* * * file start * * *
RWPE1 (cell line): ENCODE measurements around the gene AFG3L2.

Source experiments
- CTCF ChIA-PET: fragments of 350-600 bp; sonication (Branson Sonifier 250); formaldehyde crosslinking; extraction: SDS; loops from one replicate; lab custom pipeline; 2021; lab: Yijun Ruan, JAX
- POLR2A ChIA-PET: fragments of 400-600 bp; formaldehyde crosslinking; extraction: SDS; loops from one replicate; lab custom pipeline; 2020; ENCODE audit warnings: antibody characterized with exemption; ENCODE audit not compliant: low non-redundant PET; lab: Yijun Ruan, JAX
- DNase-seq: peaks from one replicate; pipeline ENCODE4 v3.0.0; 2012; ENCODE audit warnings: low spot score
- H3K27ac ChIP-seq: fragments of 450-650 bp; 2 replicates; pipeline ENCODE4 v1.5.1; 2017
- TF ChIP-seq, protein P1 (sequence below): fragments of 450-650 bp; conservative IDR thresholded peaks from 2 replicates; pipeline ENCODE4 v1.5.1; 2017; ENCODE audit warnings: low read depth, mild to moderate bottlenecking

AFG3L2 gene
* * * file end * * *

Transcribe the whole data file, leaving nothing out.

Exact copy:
RWPE1 (cell line): ENCODE measurements around the gene AFG3L2.

Source experiments
- CTCF ChIA-PET: fragments of 350-600 bp; sonication (Branson Sonifier 250); formaldehyde crosslinking; extraction: SDS; loops from one replicate; lab custom pipeline; 2021; lab: Yijun Ruan, JAX
- POLR2A ChIA-PET: fragments of 400-600 bp; formaldehyde crosslinking; extraction: SDS; loops from one replicate; lab custom pipeline; 2020; ENCODE audit warnings: antibody characterized with exemption; ENCODE audit not compliant: low non-redundant PET; lab: Yijun Ruan, JAX
- DNase-seq: peaks from one replicate; pipeline ENCODE4 v3.0.0; 2012; ENCODE audit warnings: low spot score
- H3K27ac ChIP-seq: fragments of 450-650 bp; 2 replicates; pipeline ENCODE4 v1.5.1; 2017
- TF ChIP-seq, protein P1 (sequence below): fragments of 450-650 bp; conservative IDR thresholded peaks from 2 replicates; pipeline ENCODE4 v1.5.1; 2017; ENCODE audit warnings: low read depth, mild to moderate bottlenecking

AFG3L2 gene